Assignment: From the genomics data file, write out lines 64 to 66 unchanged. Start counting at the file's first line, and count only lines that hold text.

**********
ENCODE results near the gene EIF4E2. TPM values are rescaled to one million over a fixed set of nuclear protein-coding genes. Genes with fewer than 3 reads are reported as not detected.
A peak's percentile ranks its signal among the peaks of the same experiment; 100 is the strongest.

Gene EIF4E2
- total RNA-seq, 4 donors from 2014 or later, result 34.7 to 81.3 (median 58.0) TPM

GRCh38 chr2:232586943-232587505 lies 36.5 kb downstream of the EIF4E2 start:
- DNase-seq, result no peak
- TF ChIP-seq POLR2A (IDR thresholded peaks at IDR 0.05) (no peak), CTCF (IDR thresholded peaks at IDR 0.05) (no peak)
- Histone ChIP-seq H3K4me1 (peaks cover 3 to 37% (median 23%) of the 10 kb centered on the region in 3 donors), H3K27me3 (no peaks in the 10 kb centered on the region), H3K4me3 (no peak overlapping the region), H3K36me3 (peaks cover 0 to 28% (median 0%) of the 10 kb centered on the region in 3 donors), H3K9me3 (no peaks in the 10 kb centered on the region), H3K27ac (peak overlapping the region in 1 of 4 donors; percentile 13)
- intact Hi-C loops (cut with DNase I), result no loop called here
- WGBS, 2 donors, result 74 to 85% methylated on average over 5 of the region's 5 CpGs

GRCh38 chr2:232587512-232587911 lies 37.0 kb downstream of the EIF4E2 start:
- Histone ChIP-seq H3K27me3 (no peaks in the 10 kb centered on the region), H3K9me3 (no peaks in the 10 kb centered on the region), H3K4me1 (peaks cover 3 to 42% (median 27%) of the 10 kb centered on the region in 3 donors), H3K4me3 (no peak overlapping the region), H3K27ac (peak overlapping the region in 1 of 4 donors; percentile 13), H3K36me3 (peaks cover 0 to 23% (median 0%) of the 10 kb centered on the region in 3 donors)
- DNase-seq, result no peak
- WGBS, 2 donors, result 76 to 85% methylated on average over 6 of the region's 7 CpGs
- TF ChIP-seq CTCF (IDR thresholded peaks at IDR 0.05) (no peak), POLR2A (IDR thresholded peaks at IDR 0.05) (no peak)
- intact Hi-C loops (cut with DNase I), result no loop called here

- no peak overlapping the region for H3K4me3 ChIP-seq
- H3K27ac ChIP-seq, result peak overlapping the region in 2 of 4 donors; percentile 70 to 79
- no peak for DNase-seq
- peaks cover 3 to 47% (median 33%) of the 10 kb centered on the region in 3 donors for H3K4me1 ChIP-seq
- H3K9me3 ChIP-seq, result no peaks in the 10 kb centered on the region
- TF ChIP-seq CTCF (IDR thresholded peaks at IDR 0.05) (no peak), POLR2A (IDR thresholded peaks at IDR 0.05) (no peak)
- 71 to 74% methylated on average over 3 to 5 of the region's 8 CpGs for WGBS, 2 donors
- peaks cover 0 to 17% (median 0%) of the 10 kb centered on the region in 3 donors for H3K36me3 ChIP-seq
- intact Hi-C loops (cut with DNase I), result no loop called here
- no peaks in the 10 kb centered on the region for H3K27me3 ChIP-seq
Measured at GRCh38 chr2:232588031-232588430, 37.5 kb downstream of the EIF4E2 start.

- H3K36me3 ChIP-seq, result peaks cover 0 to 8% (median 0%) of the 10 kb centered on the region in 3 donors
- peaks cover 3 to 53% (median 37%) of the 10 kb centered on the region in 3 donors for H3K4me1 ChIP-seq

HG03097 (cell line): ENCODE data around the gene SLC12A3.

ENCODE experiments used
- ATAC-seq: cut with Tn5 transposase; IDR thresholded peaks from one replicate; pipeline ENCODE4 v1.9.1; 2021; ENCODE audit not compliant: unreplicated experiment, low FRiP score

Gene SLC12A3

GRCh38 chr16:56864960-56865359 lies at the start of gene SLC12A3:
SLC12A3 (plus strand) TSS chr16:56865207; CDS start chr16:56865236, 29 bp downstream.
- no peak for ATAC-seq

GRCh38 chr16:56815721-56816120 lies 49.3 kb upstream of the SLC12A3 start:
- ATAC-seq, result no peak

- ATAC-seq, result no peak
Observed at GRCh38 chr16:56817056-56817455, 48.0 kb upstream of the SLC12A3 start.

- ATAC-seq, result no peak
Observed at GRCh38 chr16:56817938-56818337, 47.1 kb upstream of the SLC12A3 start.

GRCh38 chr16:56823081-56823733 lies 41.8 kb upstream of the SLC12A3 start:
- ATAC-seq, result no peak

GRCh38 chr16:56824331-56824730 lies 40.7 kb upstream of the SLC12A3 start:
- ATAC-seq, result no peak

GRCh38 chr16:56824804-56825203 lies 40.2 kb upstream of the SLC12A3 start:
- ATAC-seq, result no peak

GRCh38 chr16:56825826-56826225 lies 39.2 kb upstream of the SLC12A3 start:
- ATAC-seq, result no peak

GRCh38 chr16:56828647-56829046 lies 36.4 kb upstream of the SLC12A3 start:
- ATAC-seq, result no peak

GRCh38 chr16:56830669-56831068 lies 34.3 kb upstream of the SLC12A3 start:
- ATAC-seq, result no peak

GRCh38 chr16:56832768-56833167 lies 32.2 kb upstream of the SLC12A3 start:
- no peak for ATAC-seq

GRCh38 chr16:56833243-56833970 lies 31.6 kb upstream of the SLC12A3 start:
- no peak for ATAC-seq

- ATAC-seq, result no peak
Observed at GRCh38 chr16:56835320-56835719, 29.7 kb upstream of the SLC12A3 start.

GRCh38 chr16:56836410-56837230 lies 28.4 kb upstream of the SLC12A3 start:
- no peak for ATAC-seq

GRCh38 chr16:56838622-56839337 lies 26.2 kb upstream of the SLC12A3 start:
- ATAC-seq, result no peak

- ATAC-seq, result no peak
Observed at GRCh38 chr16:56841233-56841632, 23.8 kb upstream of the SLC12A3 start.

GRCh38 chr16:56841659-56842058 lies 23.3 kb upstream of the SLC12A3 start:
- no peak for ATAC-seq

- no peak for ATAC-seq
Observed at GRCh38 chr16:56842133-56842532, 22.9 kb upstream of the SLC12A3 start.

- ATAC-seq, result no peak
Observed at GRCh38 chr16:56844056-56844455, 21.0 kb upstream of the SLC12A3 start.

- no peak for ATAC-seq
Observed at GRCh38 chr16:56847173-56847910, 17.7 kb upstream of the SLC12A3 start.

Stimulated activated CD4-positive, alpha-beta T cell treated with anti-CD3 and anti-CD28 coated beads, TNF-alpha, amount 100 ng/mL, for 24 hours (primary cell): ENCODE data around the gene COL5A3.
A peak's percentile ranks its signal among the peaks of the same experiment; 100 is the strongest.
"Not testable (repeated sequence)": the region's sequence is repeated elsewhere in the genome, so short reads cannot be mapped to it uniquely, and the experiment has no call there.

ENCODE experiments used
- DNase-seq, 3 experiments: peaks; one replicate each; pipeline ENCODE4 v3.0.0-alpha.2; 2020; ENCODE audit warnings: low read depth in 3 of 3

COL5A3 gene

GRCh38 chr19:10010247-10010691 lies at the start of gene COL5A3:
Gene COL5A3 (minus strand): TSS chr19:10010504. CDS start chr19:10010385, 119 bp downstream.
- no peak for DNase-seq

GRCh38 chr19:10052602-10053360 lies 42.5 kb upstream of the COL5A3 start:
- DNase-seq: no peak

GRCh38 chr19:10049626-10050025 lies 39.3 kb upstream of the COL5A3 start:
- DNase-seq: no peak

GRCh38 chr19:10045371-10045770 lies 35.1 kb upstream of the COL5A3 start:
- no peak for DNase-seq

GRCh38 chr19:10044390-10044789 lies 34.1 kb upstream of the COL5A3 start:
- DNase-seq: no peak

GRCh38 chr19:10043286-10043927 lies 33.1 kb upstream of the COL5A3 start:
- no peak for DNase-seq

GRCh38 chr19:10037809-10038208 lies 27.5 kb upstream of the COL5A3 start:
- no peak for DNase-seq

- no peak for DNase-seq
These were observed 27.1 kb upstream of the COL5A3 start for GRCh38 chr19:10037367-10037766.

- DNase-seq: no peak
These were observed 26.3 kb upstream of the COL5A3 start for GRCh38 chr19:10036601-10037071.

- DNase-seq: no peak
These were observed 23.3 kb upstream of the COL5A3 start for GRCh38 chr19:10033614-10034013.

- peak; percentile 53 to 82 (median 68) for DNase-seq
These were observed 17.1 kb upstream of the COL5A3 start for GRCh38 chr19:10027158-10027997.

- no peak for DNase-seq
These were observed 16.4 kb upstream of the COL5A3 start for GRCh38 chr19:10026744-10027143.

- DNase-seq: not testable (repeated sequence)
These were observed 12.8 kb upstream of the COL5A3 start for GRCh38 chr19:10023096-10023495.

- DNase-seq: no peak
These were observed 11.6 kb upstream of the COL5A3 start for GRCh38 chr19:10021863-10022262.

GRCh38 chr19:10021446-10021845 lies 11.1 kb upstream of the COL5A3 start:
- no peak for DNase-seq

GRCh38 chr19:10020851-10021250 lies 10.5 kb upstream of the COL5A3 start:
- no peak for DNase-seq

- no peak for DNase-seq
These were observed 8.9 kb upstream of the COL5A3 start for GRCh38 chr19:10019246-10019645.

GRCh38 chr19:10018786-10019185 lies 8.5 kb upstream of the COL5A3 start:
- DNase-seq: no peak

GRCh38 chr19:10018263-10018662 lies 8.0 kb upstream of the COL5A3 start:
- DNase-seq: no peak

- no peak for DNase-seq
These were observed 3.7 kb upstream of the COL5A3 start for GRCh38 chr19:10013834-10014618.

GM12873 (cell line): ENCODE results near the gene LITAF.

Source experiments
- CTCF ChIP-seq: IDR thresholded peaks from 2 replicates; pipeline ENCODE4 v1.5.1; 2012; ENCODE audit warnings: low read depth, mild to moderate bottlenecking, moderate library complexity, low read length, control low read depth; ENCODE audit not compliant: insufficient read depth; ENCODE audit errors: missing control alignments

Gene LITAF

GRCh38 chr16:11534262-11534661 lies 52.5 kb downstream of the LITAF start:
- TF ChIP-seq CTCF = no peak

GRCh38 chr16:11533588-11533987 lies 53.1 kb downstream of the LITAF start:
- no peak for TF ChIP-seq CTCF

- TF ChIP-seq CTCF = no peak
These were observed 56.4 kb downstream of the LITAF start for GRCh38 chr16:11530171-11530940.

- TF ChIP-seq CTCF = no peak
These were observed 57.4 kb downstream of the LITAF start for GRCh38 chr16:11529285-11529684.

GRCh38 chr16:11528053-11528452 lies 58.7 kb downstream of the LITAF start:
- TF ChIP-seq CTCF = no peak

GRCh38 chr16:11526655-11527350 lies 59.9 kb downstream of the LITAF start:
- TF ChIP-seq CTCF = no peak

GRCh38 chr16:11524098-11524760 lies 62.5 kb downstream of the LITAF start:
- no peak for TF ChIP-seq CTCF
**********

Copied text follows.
- ATAC-seq, result no peak

- ATAC-seq, result no peak
Observed at GRCh38 chr16:56841233-56841632, 23.8 kb upstream of the SLC12A3 start.